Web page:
On a perfect December day for offensive football, the Packers blocked a punt (even if statistically what Kyler Fackrell did was not considered a block), scored a defensive touchdown on Dean Lowry's fumble recovery and sacked Bucs quarterback Jameis Winston seven times.
It all should've added up to a blowout victory, right?
Not without Aaron Rodgers.
This was another Hundley game -- and there will be at least one more next week at Cleveland before the Packers can even think about playing Rodgers -- so by definition that meant it wouldn't be easy.
The Packers kept their season alive, at 6-6, with four games to play despite just 84 passing yards from Hundley, who was 13-of-22 with a 48.3 passer rating. It was the Packers' fewest passing yards in a win since Week 9 of 1994, when Brett Favre was 6-of-15 for 82 yards in a 33-6 victory over the Bears.
"I’d be fine throwing for  yards if we win them all," Hundley said. "I promise you that. I’d be perfectly fine if we win them all. I’d throw for 50 yards."
It was enough, but just barely.
Take the fourth quarter, for example. After the Buccaneers closed to within 17-13 on a field goal with 14:31 left, the Packers went three-and-out after a pair of runs by Jamaal Williams and a broken-up slant pass for Davante Adams.
At that point, the Packers had 47 net passing yards -- and a rating of 38.6 -- against the NFL's worst pass defense.
Presented with an opportunity to take the lead -- twice -- in the final two minutes of regulation, Hundley could only manage a game-tying field-goal drive after a third-and-1 pass to Jordy Nelson (five catches for 17 yards) was stopped for no gain on the first try, and nothing on the second try from his own 38-yard line with 44 seconds left.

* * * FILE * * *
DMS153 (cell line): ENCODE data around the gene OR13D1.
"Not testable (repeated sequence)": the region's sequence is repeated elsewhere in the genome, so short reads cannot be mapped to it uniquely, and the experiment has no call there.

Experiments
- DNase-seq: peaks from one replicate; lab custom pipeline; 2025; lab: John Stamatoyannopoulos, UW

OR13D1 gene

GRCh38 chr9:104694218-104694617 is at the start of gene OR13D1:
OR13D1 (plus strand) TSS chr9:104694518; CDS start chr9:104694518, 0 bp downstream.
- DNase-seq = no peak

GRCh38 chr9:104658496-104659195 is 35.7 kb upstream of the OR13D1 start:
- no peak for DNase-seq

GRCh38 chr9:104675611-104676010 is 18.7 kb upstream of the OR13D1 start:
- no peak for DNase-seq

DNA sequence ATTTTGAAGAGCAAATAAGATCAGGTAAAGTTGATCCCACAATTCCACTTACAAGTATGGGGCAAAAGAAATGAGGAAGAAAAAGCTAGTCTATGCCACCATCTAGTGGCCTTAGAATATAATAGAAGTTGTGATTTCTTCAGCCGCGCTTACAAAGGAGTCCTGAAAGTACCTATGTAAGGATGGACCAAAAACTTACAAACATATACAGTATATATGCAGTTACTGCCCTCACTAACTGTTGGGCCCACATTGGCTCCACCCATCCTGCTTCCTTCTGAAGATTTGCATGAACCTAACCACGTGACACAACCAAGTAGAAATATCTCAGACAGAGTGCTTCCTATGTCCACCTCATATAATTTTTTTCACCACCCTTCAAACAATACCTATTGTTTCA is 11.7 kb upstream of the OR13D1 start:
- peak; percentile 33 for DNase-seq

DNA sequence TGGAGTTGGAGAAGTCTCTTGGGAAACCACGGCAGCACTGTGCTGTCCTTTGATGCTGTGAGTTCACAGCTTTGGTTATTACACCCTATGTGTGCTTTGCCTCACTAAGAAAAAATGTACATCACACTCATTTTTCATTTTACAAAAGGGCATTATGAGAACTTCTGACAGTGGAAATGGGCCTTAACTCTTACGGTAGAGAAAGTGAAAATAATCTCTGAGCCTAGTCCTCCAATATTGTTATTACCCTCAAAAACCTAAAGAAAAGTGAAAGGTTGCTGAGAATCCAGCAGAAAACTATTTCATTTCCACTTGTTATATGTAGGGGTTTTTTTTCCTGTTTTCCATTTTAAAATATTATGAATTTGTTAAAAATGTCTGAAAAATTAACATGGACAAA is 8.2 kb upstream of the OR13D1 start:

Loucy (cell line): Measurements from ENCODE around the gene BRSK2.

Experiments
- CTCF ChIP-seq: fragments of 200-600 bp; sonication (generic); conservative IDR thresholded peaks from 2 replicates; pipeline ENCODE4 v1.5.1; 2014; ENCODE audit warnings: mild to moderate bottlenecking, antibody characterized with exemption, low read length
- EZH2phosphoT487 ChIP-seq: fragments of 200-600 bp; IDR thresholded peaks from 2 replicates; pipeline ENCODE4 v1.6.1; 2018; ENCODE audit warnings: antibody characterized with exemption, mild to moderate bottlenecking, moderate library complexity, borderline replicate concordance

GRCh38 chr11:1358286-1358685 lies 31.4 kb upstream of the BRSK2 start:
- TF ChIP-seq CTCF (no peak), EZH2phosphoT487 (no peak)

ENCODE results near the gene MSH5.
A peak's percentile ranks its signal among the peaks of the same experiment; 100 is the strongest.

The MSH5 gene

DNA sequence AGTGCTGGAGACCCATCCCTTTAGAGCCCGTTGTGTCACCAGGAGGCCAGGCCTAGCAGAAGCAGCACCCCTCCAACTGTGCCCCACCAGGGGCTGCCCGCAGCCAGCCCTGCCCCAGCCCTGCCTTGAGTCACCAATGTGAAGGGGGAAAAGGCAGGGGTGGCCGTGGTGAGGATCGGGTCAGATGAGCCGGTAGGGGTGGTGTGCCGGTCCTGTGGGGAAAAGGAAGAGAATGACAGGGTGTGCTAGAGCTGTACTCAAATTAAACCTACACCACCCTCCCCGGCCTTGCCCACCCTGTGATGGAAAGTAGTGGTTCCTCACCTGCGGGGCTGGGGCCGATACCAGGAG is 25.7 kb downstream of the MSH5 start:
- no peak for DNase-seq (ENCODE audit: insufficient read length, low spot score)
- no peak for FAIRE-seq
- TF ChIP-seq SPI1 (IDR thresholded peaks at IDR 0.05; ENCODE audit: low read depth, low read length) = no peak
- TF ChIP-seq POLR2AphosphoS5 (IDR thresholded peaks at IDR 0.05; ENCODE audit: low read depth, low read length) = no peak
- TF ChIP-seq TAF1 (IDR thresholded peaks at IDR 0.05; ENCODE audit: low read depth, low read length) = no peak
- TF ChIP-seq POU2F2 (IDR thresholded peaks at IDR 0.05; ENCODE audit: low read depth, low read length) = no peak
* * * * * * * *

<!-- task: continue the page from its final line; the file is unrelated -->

Yes, Rodgers was designated for return off injured reserve and practiced Saturday, but at this rate the Packers might have nothing to play for by the time Rodgers could play on Dec. 17 at Carolina -- the first game for which he's eligible, per NFL injured reserve rules.
The Packers probably needed more games like this from their special teams and defense after Rodgers broke his collarbone in Week 6. But better late than never. Fackrell's blocked punt -- which wasn't officially a block because the ball went past the line of scrimmage -- led to a short-field touchdown drive capped Williams' 1-yard run to give the Packers a 10-7 lead in the second quarter.
Lowry turned that into a 17-7 lead when he snatched the ball in midair from Winston on a strip-sack by Kenny Clark. It was the Packers' first defensive touchdown since Rodgers' injury and second of the season.
The Packers' best offense came for their rookie running backs -- Jones on his only carry of the game and Williams, who rushed 21 times for a season-best 113 yards.
"Whether you need a run or a pass, I’ve always felt that you need to do both and frankly since Aaron was injured, whether it was the day of or the day after, I made it clear that all three phases need to play better or play different and that was the difference today," Packers coach Mike McCarthy said. "And at the end of the day, we did what we had to do to win the game."
Clay Matthews, who had 3.5 sacks all season, had 2.5 on Sunday for his most in a game since 2014. The Packers' seven sacks was one short of their team record set in 2004.
"It keeps our hopes alive," Matthews said. "We understood very much where we were at in the season. Unfortunately, we put ourselves in this situation but we recognize this as a five-game season and playoff mentality. Very much like last year. We had to get this win. It took more than 60 minutes but we got it and we’re right on path. We have Cleveland next week, so onto Cleveland and hopefully get ourselves another one."